Located in Western Peloponnese, the archaeological site of Olympia is one of the most visited destinations in Greece. Dedicated to Zeus, the site, despite its isolation, was a major religious and athletic center in ancient Greece. Indeed, the site was highly frequented and celebrated, especially during the Olympic Games, a national festival organized every four years in honor of the father of all gods, Zeus. The site includes the Temple of Hera, the Prytaneion, the Bouleuterion, the treasuries, and the first stadium built during the Archaic period. During the Hellenistic period, non-religious buildings, such as the gymnasium and palaestra, were built, while during Roman times, the majority of the existing buildings were restored, and a few new ones were constructed, including hot baths, luxurious villas, and an aqueduct.
According to mythology, the sacred island of Delos – known throughout ancient times as one of the main pan-Hellenic sanctuaries – was the birthplace of Apollo and Artemis. And Apollo’s temple was an important attraction which captivated pilgrims from all over the country, turning the island into a flourishing port.
Despite its small size, Chios packs a powerful world heritage punch with no less than three monasteries considered extremely important based on their historical value. Although all three are not located in the same area, they share identical aesthetic characteristics. All churches were built on a cross-in-square plan and decorated with stunning marble work around the 11th and 12th centuries. According to historians, they represent the second golden age of Byzantine art.
This tiny Aegean island has seen many invaders during its history, but the remains of the Pythagoreion and the Heraion (an ancient port with stunning Roman and Greek monuments and a temple honoring the Samian Hera) are where you can witness the most visible signs of invasion to date. The Pythagoreion includes a sophisticated tunnel part of an ancient aqueduct and ruins of the ancient harbor.
In ancient times, the town of Aigai (today Vergina) was the first capital of the Kingdom of Macedon. In 336 BC, the town’s theater was the site of Philip II’s assassination, and his son Alexander the Great was proclaimed king shortly after. Archaeological discoveries include a grand palace, decorated with mosaics and painted walls, and over 300 tombs, one of which belonged to King Philip II.
Underrated Greek paradise Patmos is known for being the place where St John the Theologian wrote his Gospel and the Book of Revelation. This Dodecanese gem boasts a monastery – built in the late 10th century – dedicated to the apostle, which is still a place of pilgrimage to this day. The settlement of Chora, for its part, contains many religious and secular buildings worth visiting.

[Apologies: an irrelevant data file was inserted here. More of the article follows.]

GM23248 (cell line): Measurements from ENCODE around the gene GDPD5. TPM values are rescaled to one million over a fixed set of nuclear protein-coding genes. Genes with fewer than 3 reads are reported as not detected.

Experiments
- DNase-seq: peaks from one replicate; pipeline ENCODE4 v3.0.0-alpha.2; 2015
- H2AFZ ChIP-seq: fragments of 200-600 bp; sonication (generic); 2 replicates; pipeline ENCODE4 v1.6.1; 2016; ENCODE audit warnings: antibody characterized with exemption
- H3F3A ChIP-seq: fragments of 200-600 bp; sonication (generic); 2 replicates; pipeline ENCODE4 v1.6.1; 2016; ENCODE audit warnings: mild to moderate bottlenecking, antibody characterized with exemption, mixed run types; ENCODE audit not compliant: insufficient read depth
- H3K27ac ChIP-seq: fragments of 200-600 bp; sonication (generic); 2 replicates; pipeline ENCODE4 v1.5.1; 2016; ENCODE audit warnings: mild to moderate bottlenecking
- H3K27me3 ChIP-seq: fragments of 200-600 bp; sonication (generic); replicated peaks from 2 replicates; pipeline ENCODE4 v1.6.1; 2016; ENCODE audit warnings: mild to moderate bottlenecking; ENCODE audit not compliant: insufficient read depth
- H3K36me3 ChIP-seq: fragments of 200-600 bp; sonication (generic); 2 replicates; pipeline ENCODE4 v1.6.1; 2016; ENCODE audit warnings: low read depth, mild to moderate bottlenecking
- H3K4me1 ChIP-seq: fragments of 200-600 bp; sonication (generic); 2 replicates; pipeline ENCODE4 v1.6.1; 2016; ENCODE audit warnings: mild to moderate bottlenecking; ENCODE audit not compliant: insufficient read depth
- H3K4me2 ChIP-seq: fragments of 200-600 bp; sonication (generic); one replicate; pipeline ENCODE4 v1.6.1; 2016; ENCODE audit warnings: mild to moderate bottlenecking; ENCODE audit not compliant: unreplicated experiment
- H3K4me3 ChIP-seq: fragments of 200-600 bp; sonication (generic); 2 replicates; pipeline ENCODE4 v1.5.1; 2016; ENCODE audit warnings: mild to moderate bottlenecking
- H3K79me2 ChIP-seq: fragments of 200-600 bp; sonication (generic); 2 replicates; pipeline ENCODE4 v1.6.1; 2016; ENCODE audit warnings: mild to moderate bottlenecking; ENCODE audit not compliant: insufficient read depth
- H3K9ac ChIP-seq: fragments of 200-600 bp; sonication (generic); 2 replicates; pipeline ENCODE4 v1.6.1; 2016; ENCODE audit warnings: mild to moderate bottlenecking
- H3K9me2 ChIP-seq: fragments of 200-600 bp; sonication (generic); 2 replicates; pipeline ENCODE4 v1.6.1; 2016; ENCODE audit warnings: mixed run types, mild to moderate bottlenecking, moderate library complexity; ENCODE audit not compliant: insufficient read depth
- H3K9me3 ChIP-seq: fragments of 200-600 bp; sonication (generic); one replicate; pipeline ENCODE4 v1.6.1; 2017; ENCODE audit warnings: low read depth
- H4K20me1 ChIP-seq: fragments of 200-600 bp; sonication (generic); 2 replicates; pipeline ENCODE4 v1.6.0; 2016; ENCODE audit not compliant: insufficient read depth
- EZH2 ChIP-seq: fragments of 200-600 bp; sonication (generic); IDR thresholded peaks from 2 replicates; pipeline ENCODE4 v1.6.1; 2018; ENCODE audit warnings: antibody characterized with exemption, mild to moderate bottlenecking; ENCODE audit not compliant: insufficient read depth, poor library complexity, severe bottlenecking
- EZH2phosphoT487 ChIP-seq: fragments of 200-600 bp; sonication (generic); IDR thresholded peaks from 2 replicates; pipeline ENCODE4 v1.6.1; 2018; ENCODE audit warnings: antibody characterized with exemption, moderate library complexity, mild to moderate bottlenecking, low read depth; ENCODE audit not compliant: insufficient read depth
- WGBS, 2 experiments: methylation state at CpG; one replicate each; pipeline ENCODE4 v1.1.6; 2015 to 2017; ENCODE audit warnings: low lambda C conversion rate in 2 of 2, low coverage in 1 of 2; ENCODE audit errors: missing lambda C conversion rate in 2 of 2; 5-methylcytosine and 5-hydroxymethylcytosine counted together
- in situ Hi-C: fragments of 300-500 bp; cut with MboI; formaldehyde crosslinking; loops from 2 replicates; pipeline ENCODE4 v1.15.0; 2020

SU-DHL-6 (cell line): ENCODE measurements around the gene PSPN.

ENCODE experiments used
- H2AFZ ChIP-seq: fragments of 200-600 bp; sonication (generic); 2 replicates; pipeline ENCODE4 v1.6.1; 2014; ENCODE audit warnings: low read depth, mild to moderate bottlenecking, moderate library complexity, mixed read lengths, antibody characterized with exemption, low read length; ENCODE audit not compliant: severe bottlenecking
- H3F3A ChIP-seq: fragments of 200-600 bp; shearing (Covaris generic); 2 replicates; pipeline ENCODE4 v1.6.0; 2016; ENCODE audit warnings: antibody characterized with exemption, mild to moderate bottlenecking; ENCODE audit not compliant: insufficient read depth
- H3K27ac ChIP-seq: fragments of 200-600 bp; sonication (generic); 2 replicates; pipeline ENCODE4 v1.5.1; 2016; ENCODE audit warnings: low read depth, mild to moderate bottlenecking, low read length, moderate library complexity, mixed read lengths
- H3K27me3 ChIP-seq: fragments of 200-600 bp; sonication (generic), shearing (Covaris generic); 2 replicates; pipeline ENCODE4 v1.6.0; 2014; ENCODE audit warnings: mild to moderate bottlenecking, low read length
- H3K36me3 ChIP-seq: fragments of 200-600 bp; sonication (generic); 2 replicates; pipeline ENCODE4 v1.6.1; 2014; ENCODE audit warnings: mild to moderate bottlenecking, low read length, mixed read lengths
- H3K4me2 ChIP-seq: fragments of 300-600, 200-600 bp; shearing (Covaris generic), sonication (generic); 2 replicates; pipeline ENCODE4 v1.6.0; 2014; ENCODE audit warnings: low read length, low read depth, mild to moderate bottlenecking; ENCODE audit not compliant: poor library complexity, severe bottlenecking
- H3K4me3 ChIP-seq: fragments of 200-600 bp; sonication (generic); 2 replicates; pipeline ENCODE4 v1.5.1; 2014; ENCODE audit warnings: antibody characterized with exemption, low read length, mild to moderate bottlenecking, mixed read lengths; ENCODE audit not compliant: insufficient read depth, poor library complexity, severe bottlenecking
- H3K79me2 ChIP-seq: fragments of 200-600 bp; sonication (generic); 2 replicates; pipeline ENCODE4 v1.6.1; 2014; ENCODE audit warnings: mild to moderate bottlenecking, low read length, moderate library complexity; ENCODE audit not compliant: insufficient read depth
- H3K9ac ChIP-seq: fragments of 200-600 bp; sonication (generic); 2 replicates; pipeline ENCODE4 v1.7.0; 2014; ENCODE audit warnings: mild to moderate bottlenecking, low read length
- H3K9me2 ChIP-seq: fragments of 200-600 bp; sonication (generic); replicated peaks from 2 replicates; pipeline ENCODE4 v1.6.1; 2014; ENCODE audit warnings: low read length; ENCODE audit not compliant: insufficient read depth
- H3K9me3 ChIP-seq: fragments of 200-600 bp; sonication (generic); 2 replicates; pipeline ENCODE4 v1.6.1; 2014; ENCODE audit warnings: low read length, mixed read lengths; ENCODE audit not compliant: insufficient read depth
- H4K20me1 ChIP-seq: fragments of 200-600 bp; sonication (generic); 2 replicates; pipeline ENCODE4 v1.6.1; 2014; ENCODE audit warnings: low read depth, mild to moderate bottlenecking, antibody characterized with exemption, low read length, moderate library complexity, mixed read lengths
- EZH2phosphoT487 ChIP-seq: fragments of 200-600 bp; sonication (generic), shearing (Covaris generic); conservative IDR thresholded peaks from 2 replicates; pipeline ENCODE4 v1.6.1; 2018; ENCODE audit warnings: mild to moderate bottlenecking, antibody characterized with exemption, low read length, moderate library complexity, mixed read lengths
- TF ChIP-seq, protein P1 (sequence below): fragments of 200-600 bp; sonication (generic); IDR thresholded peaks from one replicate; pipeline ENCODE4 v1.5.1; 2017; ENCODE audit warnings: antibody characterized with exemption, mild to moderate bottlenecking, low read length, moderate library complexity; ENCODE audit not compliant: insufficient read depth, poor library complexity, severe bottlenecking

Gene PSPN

Two important cities during the Mycenean civilization, Mycenae and Tiryns flourished between the 15th and 12th centuries BC. Artifacts and monuments such as the Lion’s Gate or the Treasury of Atreus at Mycenae have been regarded as ‘outstanding examples of human creative genius.’ It is also the place where Agamemnon’s golden funeral mask was discovered by Heinrich Schliemann in 1876.
Beautiful Corfu is home to one of the many wonders of the world. The Old Town of Corfu is strategically located at the entrance of the Adriatic Sea and has been around since the 8th century BC. Equipped with three forts, created by Venetian engineers, the town always managed to defend itself against the Ottoman Empire, and though the forts were rebuilt and renovated often, the Old Town is one of the few historical landmarks that has managed to preserve its authenticity and integrity.
Lying in the present-day region of Eastern Macedonia and Thrace, Philippi (now called Kavala) was conveniently located on the road linking the East with the West. Founded in 356 BC by King Philip II, the city grew to become a ‘small Rome,’ not knowing that the Roman Empire would establish itself there in the decades following the Battle of Philippi in 42 BC. The site includes a Hellenistic theater and a funerary temple, as well as a forum, added after the Roman Empire ascent. The city was also a center of Christian faith following Apostle Paul’s visit in 49-50 CE. The ruins of its basilica are a beautiful reminder of the arrival of Christianity in the area.